As white supremacist terror attacks have left dozens dead around the United States, the Department of Homeland Security has faced blistering criticism for its approach to the threat. Earlier this year, however, congressional Democrats declined to make more money available for the department’s efforts to thwart domestic terrorist attacks.
Their reason, in part: concern the Trump administration could use new money to target American Muslims instead of white supremacists.
It’s a complex episode of a messy fight between Trump’s Department of Homeland Security and the Democratic-controlled House of Representatives—a fight with tens of millions of dollars at stake. And it didn’t have to happen.
When Trump came into office, his Office of Management and Budget didn’t ask Congress for money for a small grant program DHS used to fund efforts to counter domestic terrorism. A source familiar with the department’s efforts said there were concerns that some of the grants provided by DHS at the end of the Obama administration to help prevent attacks by homegrown violent extremists were inefficient and failed to address the threats adequately.
After two years without funding, DHS officials decided to go straight to congressional appropriators to request the money instead of going through the White House. Per one congressional source familiar with the request, they asked for more than $17 million—$10 million to offset the grant money that existed under the Obama administration, plus about $7 million more. They made the ask in recent weeks.
But House appropriators didn’t bite, and declined to include that money in a recent funding bill. They worried, according to half a dozen sources familiar with the talks, that DHS doesn’t have a cohesive strategy for fighting domestic terror—a concern a DHS official said is unwarranted. And the White House has yet to release a clear strategy document on the growing threat, instead just having officials characterize it in speeches and congressional testimony. Four of those sources specifically said that concerns about potential anti-Muslim programs informed Democrats’ reticence to provide the new funds.
And the request’s timing didn’t help. One Democratic aide said the committee had already written a bill funding the department for 2020 by the time the request came in. DHS submitted its request in the spring, the aide said.
“The department requested funding for these grants under the Obama administration, but there was a [concern] that under Trump [the grants] would be used in the new administration to fuel anti-Muslim programming and rhetoric,” a House Democratic aide told The Daily Beast.
A DHS official strongly disagreed with this characterization. “DHS is committed to protecting the homeland by working to prevent all types of violent extremism,” this official told The Daily Beast. “The department rejects the premise that its prevention programs have or would target Muslims.”
In testimony in front of Congress in June, Elizabeth Neumann, the assistant secretary for Threat Prevention and Security Policy, the division that oversees programs to prevent domestic terrorist attacks, said the tactics used by homegrown violent extremists make it “extremely difficult for law enforcement to detect and thwart potential attacks.”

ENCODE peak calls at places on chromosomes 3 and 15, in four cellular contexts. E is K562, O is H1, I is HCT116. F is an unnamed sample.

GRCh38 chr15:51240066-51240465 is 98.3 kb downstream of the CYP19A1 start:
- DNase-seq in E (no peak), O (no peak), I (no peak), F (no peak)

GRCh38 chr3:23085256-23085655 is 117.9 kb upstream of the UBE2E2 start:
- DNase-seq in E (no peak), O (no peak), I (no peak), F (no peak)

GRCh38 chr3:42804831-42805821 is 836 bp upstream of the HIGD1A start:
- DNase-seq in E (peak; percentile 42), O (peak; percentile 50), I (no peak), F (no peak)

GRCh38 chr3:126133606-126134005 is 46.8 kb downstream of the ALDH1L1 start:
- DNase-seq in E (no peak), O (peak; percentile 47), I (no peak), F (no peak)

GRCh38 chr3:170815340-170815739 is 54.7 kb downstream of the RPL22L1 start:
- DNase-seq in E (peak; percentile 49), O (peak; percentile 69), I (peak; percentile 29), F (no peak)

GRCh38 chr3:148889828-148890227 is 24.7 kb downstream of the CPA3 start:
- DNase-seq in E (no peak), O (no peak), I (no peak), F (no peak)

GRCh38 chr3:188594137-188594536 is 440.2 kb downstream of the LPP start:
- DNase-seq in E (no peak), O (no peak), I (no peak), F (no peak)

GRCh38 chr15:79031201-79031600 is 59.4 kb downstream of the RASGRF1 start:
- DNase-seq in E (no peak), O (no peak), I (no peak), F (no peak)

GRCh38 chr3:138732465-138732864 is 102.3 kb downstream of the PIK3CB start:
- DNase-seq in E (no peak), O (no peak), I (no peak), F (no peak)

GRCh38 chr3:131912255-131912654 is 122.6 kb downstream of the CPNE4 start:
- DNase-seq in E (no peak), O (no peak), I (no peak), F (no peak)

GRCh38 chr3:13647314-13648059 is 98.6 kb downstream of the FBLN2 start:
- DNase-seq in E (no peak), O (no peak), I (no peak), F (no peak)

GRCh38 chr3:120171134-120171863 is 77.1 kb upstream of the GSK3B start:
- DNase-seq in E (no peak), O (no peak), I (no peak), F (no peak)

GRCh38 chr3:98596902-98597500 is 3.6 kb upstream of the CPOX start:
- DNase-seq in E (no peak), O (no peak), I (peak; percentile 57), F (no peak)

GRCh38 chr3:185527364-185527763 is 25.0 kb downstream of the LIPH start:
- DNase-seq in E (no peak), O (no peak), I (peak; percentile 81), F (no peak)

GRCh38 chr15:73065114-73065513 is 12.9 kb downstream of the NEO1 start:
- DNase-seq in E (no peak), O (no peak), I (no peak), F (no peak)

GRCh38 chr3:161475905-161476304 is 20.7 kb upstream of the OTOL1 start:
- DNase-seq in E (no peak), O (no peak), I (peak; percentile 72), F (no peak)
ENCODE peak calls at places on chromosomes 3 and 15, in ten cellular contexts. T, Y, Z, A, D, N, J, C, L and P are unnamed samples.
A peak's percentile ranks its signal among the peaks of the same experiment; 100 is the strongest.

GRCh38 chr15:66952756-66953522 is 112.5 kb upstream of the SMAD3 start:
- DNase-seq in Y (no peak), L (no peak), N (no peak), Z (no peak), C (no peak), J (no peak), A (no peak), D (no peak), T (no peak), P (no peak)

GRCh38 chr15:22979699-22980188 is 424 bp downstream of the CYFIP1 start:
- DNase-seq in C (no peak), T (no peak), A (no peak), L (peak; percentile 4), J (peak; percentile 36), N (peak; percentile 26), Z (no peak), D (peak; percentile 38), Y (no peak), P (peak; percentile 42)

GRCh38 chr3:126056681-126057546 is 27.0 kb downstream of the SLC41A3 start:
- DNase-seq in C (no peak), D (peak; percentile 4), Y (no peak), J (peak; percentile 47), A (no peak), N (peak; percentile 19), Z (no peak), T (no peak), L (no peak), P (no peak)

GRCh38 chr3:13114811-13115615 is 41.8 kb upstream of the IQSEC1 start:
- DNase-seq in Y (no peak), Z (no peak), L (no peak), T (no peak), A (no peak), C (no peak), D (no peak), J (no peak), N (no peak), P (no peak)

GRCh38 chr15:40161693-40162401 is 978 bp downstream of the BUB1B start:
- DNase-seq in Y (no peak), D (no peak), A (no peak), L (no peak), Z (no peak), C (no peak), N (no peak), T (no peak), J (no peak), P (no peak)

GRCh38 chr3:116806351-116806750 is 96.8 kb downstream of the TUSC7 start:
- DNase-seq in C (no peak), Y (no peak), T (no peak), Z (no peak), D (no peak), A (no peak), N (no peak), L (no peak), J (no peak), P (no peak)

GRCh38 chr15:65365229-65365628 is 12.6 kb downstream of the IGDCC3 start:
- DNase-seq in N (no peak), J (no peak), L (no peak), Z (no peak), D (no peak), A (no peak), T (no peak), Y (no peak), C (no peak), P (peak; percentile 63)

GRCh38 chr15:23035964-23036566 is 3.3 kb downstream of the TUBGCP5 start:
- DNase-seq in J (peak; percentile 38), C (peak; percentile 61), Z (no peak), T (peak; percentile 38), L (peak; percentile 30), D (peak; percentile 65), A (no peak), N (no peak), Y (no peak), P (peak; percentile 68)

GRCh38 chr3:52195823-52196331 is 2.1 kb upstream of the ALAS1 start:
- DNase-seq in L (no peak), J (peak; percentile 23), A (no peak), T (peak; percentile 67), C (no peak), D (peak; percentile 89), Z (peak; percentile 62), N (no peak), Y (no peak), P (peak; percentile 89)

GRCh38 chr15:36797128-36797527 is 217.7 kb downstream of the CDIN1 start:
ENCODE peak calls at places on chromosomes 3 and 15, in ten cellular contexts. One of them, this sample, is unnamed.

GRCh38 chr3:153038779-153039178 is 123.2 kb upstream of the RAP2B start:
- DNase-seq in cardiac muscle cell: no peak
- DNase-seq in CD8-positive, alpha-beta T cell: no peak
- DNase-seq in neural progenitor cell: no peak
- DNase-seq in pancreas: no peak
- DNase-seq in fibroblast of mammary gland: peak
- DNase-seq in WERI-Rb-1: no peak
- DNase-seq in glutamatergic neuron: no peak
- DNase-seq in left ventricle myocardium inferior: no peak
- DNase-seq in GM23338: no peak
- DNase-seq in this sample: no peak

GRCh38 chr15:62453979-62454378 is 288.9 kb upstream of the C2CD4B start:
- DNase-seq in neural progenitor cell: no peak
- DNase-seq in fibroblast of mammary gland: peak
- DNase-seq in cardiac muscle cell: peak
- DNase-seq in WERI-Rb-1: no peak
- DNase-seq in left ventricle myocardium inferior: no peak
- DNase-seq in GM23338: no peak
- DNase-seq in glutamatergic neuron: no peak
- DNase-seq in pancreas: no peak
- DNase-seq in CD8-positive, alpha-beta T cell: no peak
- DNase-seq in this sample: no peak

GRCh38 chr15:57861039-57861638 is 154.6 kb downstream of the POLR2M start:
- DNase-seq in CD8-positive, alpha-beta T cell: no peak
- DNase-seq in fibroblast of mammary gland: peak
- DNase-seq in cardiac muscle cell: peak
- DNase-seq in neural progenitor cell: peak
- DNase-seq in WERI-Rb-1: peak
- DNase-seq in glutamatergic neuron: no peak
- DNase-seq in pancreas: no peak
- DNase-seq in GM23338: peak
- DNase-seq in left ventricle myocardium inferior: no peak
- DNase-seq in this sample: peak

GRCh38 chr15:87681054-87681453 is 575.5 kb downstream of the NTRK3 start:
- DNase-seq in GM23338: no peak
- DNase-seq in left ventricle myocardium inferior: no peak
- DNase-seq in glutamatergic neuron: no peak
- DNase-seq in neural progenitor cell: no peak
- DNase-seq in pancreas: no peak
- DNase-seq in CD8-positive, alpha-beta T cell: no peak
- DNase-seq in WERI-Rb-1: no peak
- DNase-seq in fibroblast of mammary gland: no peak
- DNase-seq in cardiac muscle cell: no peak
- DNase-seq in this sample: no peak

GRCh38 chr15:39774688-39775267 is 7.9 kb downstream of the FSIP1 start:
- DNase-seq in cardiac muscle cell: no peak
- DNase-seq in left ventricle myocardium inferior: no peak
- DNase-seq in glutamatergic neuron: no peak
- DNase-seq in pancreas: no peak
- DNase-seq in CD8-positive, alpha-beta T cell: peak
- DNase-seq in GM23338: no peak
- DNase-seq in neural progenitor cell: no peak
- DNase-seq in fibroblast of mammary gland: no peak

The DHS request came as the Trump administration began to push a new strategy regarding security at the southern border. Over the past year, the White House and DHS have pushed for more resources to try to slow an influx of Central American migrants.
In May, the White House requested $4.5 billion in emergency border funding from Congress, more than $3 billion of which would go to humanitarian efforts. President Trump reportedly requested the additional funding for the border because the money the administration previously received from the Department of Defense came with several restrictions and limitations. The House voted Tuesday to approve the supplemental funding.
And over the weekend, Trump postponed nationwide raids to deport undocumented families after threatening to send Immigration and Customs Enforcement agents out on the streets if Democrats on Capitol Hill did not agree to changes in asylum law.
Meanwhile, Homeland Security has drawn criticism for its handling of election security and domestic terrorism issues. The Daily Beast reported the department this year shuttered a group within its intelligence arm focused on analysis of domestic terrorism. It also gutted two task forces focused on election security and foreign interference.
On top of that, headquarters has asked each Homeland Security component to send volunteers away from their day jobs and to the border. The department’s agency responsible for protecting America’s vital infrastructure—including election systems—struggled to initially fulfill the request and had to send out more than one request for volunteers. Democrats and other outside observers say the White House’s decision to prioritize border security over other core DHS missions leaves the country at risk.
“The Trump administration’s emphasis has been placed on addressing the potential for violence by immigrants and others outside of this country,” said John Cohen, the former deputy undersecretary for intelligence and analysis at DHS. “But the primary threat facing us comes from people here who become radicalized by what they see online. So, any effort to protect this nation has to focus on the domestic environment as opposed to being obsessed by that potential violence that feeds the administration’s anti-immigration agenda.”